Amid the stark white, contemporary spaces of the extravagant home shared by three-time GRAMMY nominee Crowder and his wife Toni sits a piano that the couple bought for $200.
The contemporary Christian music artist (whose full name is David Crowder) has transformed the instrument into a piece of art. Within the yellow paint that now covers the once dilapidated piano is a smattering of eclectic items, from tape decks to trophies to bicycle handlebars, all brought together to form a piece of unique beauty.
"We love to find the beauty in things that some might not deem beautiful," Crowder, 50, says in an exclusive video with PEOPLE showing off his Atlanta abode. "It's a metaphor for the way we approach life and people."
It was this sentiment that, in 2014, brought the artist and his wife to the doorway of their eventual home: an eyesore in the middle of the upscale Buckhead neighborhood of Atlanta that many a home shopper had passed by and had even been deemed one of the ugliest houses in the city.
But instinctively, the Crowders knew they couldn't pass it up.
"She likes projects," he jokes of Toni, an architect and interior designer whom he first met in high school. "That's just what she does."
The couple admits that up to that point, they had yet to find a space that felt like home. Toni spent much of her childhood moving from place to place, while Crowder had long gotten used to the comforts of home being found in a tour bus. Add that to the fact that Toni's job led her to always be on the lookout for her next project, and it's not hard to understand how they may have had trouble putting down real estate roots in the past.
But all of that changed once the pandemic hit.
"This place became our sanctuary," says Crowder, whose current album Milk & Honey includes his current single "In the House." "We were sort of forced into it due to the lockdown and such, but we really fell in love with just the usability of the space. The spaces that we enter shape our feelings and our thoughts."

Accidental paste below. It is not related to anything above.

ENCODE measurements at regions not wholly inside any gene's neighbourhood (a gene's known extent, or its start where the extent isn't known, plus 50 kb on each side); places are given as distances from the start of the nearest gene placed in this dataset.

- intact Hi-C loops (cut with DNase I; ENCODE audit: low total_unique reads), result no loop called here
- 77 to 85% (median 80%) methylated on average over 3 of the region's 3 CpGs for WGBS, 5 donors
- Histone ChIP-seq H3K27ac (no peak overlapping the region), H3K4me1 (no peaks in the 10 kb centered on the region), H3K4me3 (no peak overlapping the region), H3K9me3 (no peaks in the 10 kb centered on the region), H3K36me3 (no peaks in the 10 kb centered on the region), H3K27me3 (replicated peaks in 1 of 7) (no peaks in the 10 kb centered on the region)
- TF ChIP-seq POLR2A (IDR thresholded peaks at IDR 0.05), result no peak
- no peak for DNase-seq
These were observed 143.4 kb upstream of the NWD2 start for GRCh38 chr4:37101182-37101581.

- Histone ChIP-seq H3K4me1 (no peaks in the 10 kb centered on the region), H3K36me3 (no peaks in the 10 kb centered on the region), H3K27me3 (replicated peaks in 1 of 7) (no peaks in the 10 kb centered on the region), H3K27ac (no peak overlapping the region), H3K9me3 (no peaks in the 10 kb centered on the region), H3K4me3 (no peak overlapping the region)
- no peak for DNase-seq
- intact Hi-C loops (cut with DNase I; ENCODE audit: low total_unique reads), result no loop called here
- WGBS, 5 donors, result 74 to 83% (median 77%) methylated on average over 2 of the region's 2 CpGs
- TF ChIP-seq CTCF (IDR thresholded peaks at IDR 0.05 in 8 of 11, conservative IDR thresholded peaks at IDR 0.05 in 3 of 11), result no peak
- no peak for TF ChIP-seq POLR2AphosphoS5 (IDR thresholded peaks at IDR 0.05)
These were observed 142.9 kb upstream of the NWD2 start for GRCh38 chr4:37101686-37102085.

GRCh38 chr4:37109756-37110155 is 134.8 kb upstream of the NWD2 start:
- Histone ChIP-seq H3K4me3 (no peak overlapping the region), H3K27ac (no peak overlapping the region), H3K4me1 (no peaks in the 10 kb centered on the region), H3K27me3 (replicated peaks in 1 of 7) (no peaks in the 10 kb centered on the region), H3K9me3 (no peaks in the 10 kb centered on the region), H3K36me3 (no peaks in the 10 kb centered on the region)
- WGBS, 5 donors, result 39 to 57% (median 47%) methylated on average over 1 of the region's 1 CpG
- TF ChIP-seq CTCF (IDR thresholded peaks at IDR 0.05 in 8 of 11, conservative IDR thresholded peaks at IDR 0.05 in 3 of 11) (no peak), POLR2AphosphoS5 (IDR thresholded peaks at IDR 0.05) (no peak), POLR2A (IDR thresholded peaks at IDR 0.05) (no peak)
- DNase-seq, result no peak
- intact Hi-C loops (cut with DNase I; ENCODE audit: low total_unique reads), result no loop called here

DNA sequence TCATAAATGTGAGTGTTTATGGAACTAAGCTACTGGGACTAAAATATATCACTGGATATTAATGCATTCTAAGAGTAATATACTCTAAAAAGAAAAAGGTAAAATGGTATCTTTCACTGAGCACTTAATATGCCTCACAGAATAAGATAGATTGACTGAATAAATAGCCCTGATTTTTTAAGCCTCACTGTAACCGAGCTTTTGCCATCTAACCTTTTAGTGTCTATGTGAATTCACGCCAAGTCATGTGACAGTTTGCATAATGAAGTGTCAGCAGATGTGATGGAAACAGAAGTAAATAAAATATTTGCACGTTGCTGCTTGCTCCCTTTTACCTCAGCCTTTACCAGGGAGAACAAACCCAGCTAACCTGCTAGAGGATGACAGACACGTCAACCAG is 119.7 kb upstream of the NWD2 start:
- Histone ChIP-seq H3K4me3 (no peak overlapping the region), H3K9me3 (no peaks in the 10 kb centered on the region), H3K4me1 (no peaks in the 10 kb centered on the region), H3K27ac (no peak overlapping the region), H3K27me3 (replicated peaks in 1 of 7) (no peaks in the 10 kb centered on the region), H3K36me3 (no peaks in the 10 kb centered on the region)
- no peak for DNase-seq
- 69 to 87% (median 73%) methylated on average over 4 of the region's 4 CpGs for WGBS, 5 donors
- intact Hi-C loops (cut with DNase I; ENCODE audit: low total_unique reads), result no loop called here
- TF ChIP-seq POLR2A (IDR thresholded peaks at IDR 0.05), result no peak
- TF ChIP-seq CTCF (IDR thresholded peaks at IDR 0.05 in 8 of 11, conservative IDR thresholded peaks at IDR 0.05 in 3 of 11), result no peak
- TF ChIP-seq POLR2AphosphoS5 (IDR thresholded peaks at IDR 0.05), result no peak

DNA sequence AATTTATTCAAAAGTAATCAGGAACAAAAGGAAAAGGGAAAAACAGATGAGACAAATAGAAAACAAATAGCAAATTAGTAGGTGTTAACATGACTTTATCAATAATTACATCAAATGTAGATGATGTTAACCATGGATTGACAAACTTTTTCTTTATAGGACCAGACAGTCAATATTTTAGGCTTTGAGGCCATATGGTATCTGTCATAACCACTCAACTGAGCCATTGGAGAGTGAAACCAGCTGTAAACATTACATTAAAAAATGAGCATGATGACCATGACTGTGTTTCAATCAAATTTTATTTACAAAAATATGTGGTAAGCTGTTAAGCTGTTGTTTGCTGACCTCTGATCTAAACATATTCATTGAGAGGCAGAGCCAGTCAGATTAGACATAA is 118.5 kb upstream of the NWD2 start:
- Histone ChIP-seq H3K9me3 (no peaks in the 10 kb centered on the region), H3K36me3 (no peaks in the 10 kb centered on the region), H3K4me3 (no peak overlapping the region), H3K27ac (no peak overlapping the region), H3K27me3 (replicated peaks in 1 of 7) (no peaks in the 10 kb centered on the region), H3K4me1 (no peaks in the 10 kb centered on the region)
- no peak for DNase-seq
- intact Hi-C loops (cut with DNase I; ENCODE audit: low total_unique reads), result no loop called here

The transformation of the Crowder home, now seen in its stunning and complete state in the PEOPLE-exclusive Hollywood at Home video above, actually began seven years ago.
"We walked in, and there was a marble logo on the floor and a double staircase, like they had in the movie Gone with the Wind," remembers Crowder of the home originally built in 1989. "It looked like a cruise ship or a movie set. But instantly, I could see Toni's wheels turning."
The creative couple had just finished a seven-year remodeling project in Texas at the time, and they note the last thing they needed was another project. But the low price of the home and all of its possibilities lured them in.
"It was a bigger project than I was expecting, definitely," Toni admits. "But honestly, it had a great layout and a lot of space. I kept telling my husband that we just needed to replace the surfaces."
Of course, that was quite the understatement.
"When you are working within contemporary and white, it can feel very stale," she explains. "I was wanting it to feel homey, so I did things like putting in neutral floors with the white oak, which gives it a very comforting feeling, along with so much light."
Within that neutral shell are several unforgettable pops of color and personality, created especially with the creator in mind.
"A lot of the people that come over and visit are in a similar creative industry," says Crowder. "So, what we love is having little hidden discoveries for them to find and things that are unexpected. I think humor in play is so significant to dismantling the fragility of our protective nature."
One of the biggest surprises can be found in the powder room off the kitchen.
"On the light switch, there are four buttons and they're not labeled what they are," Toni says with a laugh. "One is a light, one is a fan, and one actually plays Michael Jackson's song 'Man in the Mirror' when you press it. And then there is another button that has a reading from Christopher Walken. I love to sit outside the bathroom and be like, 'Wait 'til they see this.'"
The Crowder home has materialized into a sanctuary, both personally and professionally.
"When you're trying to create, it's such a vulnerable experience to be in a space that expands and lets you know that boundaries don't exist and the lines that we draw can be colored over," says Crowder of the completed space. "That part is very helpful in a space where you're trying to make stuff."
"We feel serenity here," adds Toni. "Even though we've added the fun and play, which was really important to us to have that aspect of it, it doesn't take itself seriously, just like we don't. I just want people to feel comfortable here."